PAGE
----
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Question of a Day #56: Character and World Changes By the End of Your Story

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When the story is over, what will have changed the most about the world around the characters? What will have changed most about the characters themselves? (If you don't know the ending, use the furthest point you know about.)

This is something I have to actually think about a bit. I'm not sure how the world will really have changed by the end of it. For characters:

Ivar - Ivar will have gone through physical and emotional changes. Due to the spell that was put on him, he no longer looks the same way as he did before the spell was put on him.


This is so that no one will recognize him as being who he really is, mainly, but also so that it's easier for him to infiltrate one of the fairy courts and spy on them. He also goes from being forced to shift into a raven every night (or pretty much every night) to not having to do it any more because of the spell being broken. He then goes through a status change, because he goes from thinking that he's basically nothing but Aysel's spy and a traitor to realizing that he's the true heir to the throne of one of the four fairy courts, so he becomes the next king.

Harrow - I have to think about Harrow a bit, because I haven't really thought too much about him. He goes from being stoic and keeping everything close to the vest to being more open and slowly learning to trust people. He's forced to figure out where he belongs in the world.

Alana - Alana...is the toughest of them. Alana I still have to figure out. She definitely grows as far as her magic is concerned, but I'm not sure what extent it'll be to at the moment.

Kassel.- okay, I lied. I don't really know anything about Kassel, and I know SOME things about Alana, so Kassel is really the toughest to figure out.

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Since i'm a heavy planner, i already have some idea about this for my current WIP (which is still in the planning phase)

Valerie (MC) - Valerie undergoes several major changes. In the beginning she is very obsessed with being recognized by the society as a scientist. Her primary goal is to increase her standing in that community. At the end she willingly becomes an enemy of the church (in a society where religion is a big thing and the church is quite powerful) in order to save the world.
Another major development is her faith. In the beginning her faith is broken by a past traumatic event. Rediscovering her faith and accepting the religion is her major internal arc.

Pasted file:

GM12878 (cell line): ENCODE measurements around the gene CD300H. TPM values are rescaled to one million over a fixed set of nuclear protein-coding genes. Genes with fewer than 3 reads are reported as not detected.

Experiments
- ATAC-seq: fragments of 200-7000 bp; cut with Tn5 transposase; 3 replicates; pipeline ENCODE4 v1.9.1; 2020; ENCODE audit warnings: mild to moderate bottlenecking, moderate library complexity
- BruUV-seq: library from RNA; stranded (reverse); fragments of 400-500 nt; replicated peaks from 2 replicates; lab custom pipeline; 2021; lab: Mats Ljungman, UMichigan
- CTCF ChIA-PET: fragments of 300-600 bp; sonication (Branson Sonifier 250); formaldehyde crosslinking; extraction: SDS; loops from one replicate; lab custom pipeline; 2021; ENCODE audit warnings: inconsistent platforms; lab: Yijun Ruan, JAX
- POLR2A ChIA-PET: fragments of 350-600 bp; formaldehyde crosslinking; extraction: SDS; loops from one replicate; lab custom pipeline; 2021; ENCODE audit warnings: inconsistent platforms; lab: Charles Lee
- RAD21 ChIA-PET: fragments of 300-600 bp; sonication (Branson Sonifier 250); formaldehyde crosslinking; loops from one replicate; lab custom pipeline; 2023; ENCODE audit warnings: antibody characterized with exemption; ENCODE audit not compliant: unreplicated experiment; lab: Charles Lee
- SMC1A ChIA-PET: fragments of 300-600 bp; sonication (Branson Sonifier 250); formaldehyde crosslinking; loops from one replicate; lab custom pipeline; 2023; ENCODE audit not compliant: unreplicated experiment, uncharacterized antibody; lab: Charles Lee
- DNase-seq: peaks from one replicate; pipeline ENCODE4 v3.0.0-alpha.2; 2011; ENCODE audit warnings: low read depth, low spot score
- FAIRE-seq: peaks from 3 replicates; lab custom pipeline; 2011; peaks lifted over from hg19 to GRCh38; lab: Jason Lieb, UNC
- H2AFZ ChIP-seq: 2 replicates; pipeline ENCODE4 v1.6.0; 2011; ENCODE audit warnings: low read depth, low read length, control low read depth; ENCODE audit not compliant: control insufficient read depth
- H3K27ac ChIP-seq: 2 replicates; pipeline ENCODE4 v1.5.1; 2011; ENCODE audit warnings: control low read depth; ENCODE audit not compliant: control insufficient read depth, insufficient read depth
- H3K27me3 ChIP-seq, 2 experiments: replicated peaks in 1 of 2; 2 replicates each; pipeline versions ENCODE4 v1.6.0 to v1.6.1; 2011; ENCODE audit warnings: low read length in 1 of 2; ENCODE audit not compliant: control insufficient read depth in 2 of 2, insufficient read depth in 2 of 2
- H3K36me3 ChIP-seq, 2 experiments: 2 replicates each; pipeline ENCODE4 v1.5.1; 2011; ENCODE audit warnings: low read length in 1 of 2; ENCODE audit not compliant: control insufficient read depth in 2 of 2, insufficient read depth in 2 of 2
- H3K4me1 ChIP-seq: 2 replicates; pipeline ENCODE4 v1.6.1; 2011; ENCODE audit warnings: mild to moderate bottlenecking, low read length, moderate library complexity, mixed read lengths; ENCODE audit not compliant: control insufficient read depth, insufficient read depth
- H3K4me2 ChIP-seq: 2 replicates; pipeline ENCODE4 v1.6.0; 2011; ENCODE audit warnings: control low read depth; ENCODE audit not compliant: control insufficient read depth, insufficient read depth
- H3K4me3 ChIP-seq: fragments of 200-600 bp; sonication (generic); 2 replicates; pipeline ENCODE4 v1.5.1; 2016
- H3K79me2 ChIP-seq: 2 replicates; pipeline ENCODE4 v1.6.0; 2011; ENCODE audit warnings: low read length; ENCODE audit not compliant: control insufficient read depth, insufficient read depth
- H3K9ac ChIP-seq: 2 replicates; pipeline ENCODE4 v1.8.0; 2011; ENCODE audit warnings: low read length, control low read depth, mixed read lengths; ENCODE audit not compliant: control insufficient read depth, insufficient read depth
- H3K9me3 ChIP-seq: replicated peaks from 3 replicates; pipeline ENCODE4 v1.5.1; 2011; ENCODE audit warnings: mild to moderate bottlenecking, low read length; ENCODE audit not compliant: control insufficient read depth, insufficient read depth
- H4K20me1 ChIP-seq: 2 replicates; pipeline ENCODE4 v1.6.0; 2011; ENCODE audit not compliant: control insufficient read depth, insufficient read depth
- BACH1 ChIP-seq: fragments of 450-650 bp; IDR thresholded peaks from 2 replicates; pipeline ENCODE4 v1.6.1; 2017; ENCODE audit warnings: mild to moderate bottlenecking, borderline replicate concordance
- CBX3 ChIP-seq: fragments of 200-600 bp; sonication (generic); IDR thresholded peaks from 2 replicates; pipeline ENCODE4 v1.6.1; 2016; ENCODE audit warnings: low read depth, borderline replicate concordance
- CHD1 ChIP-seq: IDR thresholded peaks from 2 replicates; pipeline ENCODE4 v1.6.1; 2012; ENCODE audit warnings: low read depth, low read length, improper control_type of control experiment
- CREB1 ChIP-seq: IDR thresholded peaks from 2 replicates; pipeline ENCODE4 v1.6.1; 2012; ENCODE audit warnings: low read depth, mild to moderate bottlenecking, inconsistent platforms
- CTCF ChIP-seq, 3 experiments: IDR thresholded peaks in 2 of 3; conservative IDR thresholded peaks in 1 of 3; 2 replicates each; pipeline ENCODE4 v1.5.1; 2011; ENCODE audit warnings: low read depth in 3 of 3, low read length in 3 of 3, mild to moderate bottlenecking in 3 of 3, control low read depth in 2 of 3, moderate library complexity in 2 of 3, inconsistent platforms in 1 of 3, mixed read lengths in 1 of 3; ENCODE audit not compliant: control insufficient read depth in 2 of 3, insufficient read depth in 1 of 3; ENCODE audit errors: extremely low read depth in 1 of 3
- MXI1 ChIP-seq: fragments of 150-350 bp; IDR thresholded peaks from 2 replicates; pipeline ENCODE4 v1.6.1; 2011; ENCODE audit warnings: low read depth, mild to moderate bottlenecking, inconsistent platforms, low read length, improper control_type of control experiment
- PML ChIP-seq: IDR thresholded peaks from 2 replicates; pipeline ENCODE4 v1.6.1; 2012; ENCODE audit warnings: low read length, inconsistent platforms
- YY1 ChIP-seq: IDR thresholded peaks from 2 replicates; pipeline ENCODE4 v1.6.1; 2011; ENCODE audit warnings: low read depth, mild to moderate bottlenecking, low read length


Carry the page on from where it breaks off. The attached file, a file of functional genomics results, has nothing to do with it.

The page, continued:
Farus (Antagonist) - Farus is an agent of the church sent to deal with "disruptive entities". In the beginning he is a willing follower, believing in discipline and order. He has a clear moral compass and sees himself as the good guy.
His world view gets shaken and turned upside down during the story, so in the end he doesn't know what is right or wrong anymore. Which shows itself in the end, when he lets Valerie and the other main characters go, instead of stopping them.

The other characters aren't detailed enough to already have arcs.

World - Religion and the church are a big thing in my world. Both are used to justify a two-class system (Noble vs common). The noble class controlls the military power, the church controlls the rare magic users. At the end of the story a truth is revealed which undermines this system. The whole religion and the segregation of the two classes is built upon lies, which get exposed. Magic (might) become more widespread instead of being tightly controlled by the church.

I think especially the world changes open the possibility of a sequel, although that is not on my mind right now. Planning and writing that story in the first place is a task big enough already.

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My characters with commitment problems fall in love and by the end of the novel get married and will adopt two children


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I like the idea of Farus' world getting shaken after he's been so sure he's one of the good guys. I haven't seen that done that often in fiction (if at all!) It's a nice twist on the antihero becoming the good guy and what excites me most about it is that it's realistic.

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In Caerellí Chronicles, Kieran goes from mostly hating himself, feeling out of place, and acting very devil may care, to having a significant amount of self-esteem, a whole bunch of friends and family, and actually planning and looking forward to the future. As for the world, the tear in the Veil lets more magic into Earth, and in Annwn the nobles and king become a lot less self centred, and the humans and Annuvians bridge the rift that had formed between their communities. The changes to the world aren't major, really.


The whole society being undermined sounds like a very dramatic and fun change to have though.

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